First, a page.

By: Jasper Craven, November 27, 2018
Five years ago, on Oct. 28, 2013, Lt. Col. Christopher Caputo appeared before a special session of the Burlington City Council to oppose two resolutions that could have prevented or delayed assignment of the F-35 fighter jet to the Vermont Air Guard base.
Dressed in his Air Force blues with a chest full of service ribbons, Caputo talked about his decades-long military career, from his time as a cadet at the Air Force Academy in Colorado Springs to his work at the Vermont National Guard as an F-16 pilot.
“[I’ve] deployed several times to Afghanistan, Iraq, Kuwait, Jordan and East Africa, trying to do my part to protect the freedoms we all enjoy on a daily basis,” Caputo testified. As he spoke, boosters in the audience waved small, green flags in support.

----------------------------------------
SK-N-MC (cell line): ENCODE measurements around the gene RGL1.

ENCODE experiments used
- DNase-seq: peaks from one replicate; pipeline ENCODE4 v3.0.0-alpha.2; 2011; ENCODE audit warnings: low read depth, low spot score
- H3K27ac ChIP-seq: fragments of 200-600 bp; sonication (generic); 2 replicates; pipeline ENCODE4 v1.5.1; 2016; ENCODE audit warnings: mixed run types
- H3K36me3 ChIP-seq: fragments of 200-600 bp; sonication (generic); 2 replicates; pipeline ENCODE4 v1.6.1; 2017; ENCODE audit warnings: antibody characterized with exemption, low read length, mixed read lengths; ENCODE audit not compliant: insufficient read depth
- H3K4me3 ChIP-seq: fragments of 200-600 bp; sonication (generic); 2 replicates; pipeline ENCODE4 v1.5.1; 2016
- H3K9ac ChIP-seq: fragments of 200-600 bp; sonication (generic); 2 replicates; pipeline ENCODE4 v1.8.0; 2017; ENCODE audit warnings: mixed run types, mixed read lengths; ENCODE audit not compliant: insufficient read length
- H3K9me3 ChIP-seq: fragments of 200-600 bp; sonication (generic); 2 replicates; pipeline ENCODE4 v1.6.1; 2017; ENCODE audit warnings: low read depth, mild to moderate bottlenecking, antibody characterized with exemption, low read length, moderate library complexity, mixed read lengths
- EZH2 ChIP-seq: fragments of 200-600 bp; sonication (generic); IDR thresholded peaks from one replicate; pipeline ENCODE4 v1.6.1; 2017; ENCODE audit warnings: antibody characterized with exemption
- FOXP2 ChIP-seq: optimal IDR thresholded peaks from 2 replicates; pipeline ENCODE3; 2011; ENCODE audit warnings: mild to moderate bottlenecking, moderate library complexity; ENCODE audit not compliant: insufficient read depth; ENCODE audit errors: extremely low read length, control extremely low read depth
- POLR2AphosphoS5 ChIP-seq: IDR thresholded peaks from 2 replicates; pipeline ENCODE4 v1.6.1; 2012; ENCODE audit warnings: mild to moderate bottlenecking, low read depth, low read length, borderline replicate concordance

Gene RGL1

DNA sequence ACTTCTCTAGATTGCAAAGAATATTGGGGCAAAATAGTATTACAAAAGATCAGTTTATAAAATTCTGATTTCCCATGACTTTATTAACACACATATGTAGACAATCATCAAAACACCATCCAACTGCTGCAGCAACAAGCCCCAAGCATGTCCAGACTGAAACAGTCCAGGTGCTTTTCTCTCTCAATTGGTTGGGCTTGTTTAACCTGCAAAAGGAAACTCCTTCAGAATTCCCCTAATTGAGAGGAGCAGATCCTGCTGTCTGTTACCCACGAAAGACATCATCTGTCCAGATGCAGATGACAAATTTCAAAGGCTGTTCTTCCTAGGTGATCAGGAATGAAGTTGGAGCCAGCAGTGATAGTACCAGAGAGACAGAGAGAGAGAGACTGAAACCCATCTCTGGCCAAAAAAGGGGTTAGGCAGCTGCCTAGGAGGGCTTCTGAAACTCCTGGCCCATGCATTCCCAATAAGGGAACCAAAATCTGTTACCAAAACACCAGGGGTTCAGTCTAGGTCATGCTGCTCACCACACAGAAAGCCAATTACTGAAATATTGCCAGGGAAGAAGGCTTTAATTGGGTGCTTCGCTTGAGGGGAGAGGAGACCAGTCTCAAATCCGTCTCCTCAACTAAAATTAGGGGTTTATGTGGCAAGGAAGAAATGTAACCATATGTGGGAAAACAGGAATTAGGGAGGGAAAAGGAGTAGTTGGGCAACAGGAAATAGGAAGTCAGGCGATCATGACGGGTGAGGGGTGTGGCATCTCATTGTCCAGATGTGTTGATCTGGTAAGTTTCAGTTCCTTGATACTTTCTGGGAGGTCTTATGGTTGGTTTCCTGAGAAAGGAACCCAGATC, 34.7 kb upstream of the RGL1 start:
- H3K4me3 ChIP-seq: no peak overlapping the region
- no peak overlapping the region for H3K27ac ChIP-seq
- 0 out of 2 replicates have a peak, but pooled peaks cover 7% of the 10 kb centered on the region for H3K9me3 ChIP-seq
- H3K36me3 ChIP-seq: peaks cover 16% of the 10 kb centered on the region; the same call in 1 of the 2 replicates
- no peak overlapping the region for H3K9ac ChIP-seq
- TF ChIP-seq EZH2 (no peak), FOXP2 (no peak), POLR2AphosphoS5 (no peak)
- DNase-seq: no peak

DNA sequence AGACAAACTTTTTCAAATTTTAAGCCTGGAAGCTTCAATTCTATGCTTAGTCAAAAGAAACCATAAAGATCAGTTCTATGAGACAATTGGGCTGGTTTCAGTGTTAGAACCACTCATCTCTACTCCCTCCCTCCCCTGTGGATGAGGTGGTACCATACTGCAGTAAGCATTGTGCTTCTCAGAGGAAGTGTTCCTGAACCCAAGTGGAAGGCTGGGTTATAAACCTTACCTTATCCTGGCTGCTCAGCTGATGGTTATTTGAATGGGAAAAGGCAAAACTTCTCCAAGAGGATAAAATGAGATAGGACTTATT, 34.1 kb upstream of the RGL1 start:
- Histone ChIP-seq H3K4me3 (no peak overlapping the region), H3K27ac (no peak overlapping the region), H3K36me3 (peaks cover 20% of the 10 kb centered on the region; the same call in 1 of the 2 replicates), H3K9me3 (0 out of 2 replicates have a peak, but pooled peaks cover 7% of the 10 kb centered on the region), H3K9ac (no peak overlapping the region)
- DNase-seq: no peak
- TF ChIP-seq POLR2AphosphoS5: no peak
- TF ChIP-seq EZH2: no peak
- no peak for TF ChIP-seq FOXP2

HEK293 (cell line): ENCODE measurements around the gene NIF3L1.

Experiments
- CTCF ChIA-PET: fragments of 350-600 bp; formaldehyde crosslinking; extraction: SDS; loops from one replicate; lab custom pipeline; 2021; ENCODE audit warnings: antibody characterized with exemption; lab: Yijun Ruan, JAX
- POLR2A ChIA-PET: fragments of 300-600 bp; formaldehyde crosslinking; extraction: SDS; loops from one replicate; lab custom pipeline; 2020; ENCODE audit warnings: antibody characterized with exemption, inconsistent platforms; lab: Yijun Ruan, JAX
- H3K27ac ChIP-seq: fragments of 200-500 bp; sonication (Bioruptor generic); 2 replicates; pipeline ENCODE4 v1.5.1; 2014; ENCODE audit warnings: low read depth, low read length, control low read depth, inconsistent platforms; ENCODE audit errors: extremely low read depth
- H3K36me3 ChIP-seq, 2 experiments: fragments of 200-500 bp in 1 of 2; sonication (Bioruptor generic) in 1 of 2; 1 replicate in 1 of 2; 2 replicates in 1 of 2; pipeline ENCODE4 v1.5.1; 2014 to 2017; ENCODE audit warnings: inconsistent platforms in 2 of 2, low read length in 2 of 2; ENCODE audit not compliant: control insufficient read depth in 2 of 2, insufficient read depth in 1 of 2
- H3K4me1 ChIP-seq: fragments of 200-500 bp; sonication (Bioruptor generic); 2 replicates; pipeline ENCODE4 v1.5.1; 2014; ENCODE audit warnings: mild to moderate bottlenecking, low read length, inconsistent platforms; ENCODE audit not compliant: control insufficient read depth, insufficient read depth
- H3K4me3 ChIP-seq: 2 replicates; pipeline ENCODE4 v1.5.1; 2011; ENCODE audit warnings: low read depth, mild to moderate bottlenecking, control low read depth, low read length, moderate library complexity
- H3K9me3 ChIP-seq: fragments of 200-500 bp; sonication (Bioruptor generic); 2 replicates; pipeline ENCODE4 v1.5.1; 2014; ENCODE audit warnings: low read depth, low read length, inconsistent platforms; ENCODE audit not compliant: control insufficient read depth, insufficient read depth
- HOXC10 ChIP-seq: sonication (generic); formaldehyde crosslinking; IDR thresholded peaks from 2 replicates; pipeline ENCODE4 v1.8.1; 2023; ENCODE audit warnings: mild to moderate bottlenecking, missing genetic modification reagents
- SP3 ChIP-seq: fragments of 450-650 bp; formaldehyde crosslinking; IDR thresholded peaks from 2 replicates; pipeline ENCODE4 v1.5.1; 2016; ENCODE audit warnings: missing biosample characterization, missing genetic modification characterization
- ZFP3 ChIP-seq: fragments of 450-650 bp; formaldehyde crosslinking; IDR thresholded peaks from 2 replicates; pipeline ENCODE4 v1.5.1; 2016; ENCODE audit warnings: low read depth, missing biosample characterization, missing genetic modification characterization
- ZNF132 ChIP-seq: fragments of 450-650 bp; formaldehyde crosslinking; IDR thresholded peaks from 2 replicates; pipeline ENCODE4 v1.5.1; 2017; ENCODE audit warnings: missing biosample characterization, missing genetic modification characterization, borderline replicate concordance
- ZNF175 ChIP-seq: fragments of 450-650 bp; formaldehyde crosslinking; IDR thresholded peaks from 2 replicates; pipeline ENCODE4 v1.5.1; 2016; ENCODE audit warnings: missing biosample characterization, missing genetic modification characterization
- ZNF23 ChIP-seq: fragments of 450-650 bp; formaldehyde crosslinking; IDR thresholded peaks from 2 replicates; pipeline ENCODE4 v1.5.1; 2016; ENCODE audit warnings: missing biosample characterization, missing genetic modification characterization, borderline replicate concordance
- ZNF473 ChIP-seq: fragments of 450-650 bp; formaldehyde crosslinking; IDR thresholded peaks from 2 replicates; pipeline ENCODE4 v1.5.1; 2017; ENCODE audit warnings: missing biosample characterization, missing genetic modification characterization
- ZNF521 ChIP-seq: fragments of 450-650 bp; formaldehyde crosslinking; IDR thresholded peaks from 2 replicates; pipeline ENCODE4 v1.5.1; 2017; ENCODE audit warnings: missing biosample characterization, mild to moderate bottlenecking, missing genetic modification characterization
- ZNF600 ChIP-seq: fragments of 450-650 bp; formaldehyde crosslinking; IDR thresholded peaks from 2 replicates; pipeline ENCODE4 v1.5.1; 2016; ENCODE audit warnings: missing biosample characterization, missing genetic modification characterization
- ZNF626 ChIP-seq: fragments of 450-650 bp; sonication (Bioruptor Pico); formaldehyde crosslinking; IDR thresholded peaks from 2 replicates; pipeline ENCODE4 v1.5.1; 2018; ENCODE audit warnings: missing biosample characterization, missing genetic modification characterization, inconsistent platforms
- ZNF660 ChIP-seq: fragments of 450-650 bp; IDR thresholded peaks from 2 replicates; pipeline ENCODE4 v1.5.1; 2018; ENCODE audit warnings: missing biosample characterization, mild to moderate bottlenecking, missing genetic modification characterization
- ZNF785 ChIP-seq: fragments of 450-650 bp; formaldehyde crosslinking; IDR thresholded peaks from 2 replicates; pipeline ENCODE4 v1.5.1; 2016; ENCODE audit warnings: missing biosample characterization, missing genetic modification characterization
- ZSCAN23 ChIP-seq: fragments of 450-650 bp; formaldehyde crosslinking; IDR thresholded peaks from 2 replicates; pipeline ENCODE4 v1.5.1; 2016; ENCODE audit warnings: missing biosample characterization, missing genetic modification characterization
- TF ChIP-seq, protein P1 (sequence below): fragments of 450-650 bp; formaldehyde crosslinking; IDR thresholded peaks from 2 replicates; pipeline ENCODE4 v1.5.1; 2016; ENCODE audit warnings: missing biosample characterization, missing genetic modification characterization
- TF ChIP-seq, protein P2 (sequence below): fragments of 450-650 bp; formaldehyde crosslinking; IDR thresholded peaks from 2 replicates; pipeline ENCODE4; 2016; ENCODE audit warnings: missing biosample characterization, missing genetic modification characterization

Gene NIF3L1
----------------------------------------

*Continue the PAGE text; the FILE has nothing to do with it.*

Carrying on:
Caputo was the official spokesman for the Guard’s F-35 Program Integration Office and his arguments were persuasive. While opponents of the fighter jets also spoke to the City Council, the Guard’s position prevailed, and the resolutions failed.
Yet just six months before his testimony in Burlington, Caputo faced discipline for visiting an unauthorized area during a deployment in Djibouti, a small strategically located country on the northeast coast of the Horn of Africa.